The question of compassion vs. violence, as well as the moral quandaries of pre-emptive war, the militarization of society and the indoctrination of children, are keenly brought to the fore in Hood's film, as Col. Hyrum Graff (Harrison Ford) and war hero Mazer Rackham (Ben Kingsley) attempt to mold Ender and his teammates at Battle School into brilliant tacticians yet ruthless warriors. Nearly 30 years after Ender's Game was first published, those subjects remain relevant today. Is that because of the predictive nature of science fiction itself or the fact that little has changed in humankind's thinking since the book was written?

"I think that's a great question. I think we probably haven't progressed in the thousands of years that we've been on the planet, and we probably won't," says Hood with a small laugh. "What's so interesting about us is that as much as our technology advances, the reason we can still watch plays from hundreds of years ago and all the way back to the Greeks is because emotionally we keep having to learn the same lessons over and over again. Emotionally we still need the same things. We need love, we need affection, and we still suffer from the same difficult emotional impulses for jealousy, or we feel terrible when we're betrayed. These things haven't changed no matter how well our iPads work. They just take place in newer and more interesting or more unusual environments. And science fiction is great because it affords us this opportunity to create a world that we've never seen before, and yet explore concepts that are timeless and universal."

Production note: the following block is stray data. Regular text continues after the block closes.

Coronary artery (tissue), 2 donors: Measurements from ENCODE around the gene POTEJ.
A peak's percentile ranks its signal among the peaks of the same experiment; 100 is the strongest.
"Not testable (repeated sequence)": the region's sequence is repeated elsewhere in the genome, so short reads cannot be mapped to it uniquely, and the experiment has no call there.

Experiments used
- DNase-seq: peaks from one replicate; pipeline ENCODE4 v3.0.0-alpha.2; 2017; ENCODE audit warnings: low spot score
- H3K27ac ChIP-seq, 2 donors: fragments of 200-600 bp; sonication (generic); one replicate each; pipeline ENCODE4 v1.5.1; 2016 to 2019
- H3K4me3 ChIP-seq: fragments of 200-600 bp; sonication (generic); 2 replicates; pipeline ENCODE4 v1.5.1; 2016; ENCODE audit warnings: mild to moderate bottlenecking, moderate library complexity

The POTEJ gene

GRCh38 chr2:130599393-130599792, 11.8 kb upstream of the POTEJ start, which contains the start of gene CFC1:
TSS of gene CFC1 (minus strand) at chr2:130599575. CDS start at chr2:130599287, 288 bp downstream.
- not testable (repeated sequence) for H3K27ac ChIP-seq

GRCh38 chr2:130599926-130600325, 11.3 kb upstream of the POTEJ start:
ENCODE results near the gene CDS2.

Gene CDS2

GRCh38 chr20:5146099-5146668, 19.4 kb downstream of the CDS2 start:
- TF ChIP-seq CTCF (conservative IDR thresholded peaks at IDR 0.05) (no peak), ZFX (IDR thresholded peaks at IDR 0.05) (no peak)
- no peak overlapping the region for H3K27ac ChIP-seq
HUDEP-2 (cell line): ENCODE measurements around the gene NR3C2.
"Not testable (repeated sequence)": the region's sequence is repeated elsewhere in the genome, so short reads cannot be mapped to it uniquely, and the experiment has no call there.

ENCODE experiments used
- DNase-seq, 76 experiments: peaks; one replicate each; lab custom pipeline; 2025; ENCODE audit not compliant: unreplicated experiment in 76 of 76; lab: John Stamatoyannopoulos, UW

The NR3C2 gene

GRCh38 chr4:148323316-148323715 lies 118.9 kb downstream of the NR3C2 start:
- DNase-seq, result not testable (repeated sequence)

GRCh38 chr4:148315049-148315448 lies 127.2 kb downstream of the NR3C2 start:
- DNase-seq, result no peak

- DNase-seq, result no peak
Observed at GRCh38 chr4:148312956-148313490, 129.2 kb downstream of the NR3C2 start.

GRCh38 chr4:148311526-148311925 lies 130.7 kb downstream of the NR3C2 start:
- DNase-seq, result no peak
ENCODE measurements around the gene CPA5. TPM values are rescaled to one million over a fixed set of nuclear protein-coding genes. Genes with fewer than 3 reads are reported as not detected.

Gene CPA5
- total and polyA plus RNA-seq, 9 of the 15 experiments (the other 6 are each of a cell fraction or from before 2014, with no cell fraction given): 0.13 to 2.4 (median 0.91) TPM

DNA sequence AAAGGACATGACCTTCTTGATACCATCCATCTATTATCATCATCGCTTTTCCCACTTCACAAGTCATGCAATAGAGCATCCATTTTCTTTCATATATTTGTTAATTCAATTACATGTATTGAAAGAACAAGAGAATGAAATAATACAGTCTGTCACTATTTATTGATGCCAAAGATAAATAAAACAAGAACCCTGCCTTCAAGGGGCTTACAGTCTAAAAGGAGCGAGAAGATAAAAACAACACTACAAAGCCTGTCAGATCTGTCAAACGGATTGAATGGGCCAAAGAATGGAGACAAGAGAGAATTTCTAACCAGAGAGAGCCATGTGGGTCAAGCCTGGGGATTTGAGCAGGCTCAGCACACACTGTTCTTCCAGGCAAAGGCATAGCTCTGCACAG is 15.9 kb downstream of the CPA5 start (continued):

One of the timeless aspects of the film version of Ender's Game is the visual style that Hood brings to the screen. The movie has an elegant, almost classically futuristic look (if that oxymoron even makes sense), and many of its images -- a ship taking off from a massive launchpad, or the devastated surface of an alien planet -- are almost reminiscent of the great pulp sci-fi covers of decades past. We ask Hood if he was influenced by those or at least interested in channeling them for a movie that itself is based on a work of sci-fi literature.

"I don't know," he says frankly. "Probably, and not consciously, but as a fan you absorb all kinds of things. And I know I've absorbed a lot of Kubrick too. People go, 'Oh, some of your shots are very Kubrickian.' It's not like I want to imitate Kubrick, it's just that I've loved his movies and I love those classic sort of iconic compositions that really speak to a sort of a formal military rigidity. And I don't know, I think when you're making stuff you don't even realize where your influences are coming from until someone points them out to you. So I don't know that I consciously did it, but you might very well be right."

Whether Hood wants to return -- or will have the chance to return -- to the world he's created for Ender's Game on screen is an abstract question at this point, at least until the box-office returns for this movie prove healthy enough for the studio (Summit) to consider approaching the five other books that follow. And then if Hood does want that opportunity, the next adaptation will bring a fresh set of challenges. 

"It was really a struggle to get this one to the screen, and I think the studio and everybody is waiting to see whether this one is well received before they will commission another one," says Hood candidly. "And the reason that one is tricky to commission is only because, as you know, [second novel] Speaker for the Dead takes place 30 years later. So we'll have to be quite innovative in terms of how we approach the sequel if we want to use our young cast, which I think we do. So there are many conversations to have, but none of them are even going to happen unless this movie kicks ass."

Ender's Game is out in theaters this Friday (Nov. 1).